For many students, studying can be a frustrating process. They often put countless hours into preparing for exams and completing schoolwork but their grades just don't reflect this effort. Students can become deflated from putting in so much energy and receiving very little payoff. It's the perfect recipe for diminished self-esteem. In many cases, these students have poor time management skills - an area that is often minimally touched upon at school. By offering your child these time management strategies, you can help foster success both in and out of the classroom.
Many students are completely unrealistic when it comes to predicting time. They might think taking a shower takes five minutes, downloading a document takes 60 minutes, and eating dinner takes less than three minutes. Therefore it would be difficult for them to map out their schedule. By learning to accurately estimate time, students can build more effective time management skills. When your child sits down to start his homework, have him write the ET, or estimated time he thinks it will take to complete each assignment. Then, as he does the assignments, he should use a clock or timer to determine how long the task actually takes. He should write the AT, or actual time, in his planner next to the ET. When students begin using this strategy, there is usually a large discrepancy between the estimated and actual time for each task, but the more they practice this strategy, the more realistic they will become with their time and the more effectively they will be able to use their time.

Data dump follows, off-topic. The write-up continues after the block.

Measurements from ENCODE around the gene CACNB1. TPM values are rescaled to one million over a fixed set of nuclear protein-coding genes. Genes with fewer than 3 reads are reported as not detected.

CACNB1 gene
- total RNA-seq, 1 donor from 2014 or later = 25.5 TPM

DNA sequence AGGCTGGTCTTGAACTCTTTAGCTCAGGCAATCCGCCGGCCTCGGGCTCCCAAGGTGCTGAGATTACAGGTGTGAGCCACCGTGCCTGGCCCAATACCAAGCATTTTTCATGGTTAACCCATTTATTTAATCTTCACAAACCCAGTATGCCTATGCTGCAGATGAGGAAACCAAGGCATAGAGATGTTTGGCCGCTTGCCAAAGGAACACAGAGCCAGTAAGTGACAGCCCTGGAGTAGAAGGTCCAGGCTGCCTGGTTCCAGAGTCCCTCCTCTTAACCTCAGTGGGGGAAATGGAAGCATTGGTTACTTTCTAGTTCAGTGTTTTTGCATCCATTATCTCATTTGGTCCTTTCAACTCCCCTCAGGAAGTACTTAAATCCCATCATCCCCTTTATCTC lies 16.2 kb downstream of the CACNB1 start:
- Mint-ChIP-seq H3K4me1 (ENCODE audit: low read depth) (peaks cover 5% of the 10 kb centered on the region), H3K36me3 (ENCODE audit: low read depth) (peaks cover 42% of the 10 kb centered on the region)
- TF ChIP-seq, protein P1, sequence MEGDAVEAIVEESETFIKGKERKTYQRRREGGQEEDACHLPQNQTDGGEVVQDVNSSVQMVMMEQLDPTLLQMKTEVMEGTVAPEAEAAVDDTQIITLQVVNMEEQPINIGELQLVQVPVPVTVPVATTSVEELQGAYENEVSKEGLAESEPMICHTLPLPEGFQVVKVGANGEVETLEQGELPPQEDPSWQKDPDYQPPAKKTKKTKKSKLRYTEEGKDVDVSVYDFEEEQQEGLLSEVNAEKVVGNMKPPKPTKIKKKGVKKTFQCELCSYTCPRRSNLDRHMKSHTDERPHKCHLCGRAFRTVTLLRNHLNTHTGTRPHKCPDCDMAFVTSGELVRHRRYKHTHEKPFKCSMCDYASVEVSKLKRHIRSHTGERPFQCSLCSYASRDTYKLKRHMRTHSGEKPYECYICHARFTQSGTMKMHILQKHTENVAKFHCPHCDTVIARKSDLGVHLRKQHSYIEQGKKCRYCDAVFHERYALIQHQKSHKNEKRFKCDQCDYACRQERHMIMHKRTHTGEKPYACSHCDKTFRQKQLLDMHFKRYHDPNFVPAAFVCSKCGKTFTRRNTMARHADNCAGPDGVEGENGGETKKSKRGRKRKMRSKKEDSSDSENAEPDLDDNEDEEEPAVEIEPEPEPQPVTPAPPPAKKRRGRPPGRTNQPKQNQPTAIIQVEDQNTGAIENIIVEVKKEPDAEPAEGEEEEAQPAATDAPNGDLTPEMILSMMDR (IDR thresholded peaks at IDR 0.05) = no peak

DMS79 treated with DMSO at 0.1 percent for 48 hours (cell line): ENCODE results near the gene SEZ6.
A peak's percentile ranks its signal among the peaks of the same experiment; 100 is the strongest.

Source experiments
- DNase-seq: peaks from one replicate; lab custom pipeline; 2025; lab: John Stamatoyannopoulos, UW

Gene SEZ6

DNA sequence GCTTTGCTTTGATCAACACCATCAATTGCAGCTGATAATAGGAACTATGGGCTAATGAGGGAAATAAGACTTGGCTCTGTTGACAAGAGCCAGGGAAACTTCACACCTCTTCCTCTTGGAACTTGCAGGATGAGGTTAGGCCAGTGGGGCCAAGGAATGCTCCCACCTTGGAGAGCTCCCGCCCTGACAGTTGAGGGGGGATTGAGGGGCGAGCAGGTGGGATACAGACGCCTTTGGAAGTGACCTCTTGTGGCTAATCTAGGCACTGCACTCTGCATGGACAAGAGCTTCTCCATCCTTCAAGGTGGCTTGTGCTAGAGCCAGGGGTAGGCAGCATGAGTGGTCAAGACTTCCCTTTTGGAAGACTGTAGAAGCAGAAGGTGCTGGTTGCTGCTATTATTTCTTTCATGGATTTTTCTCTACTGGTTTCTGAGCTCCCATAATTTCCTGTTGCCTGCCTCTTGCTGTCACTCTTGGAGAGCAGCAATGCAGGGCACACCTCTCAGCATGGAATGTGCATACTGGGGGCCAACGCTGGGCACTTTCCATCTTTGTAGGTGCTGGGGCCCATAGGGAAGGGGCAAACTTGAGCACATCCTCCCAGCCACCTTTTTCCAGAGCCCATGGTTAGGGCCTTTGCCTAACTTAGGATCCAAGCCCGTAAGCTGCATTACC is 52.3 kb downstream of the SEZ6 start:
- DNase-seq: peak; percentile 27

Once students open their planner and predict the ET for each assignment, they should decide on the order in which they would like to complete each assignment and write the numbers 1, 2, 3, etc. next to each one. In general, it is better to prioritize the longer, more arduous tasks first when your child has more energy and do the easier, shorter ones later. Learning to prioritize assignments will help students feel more in control of their work and less overwhelmed by what may seem like an insurmountable quantity of work.
In our tech-savvy world, many students come to rely on computers and tablets for finding out which assignments are due and when. Many schools use online portals for this purpose. Yet it is still helpful for students to maintain a planner to help them see the big picture of all upcoming assignments and exams. They can also include after school activities, sports games, parties, and anything else on their social agenda. By seeing the whole picture of everything that is upcoming - both academic and social - students can better estimate how much time they have available to complete their work.
Some students work better right when they come home from school. Others prefer a bit of down time before getting to work, and many work best in the evening. Encourage your child to identify the time of day when he is most alert and focused, and stick with that time on a regular basis. Also identify a workspace - whether it's a table in the dining room or a desk in the bedroom, and stock this space with the appropriate utensils for completing work.
Have your child divide projects and long-term assignments into manageable steps and enter these steps into his planner. If his teacher does not provide the steps and corresponding due dates, help him break down these tasks into smaller pieces. For example, for a research paper, he might need to choose a topic, create an outline, research the information, put together note cards, and then write the first draft. He should write each of these steps in his planner so that he feels in control and on top of each step of the process.
As students progress through school, it is easy for them to feel frustrated and overwhelmed. Many don't know where to begin and others give up mid-way through the pess. By teaching your child these time management strategies, he can learn to better manage his workload and achieve overall academic success.
Written By Dr. Emily Levy from EBL Coaching
Back To Top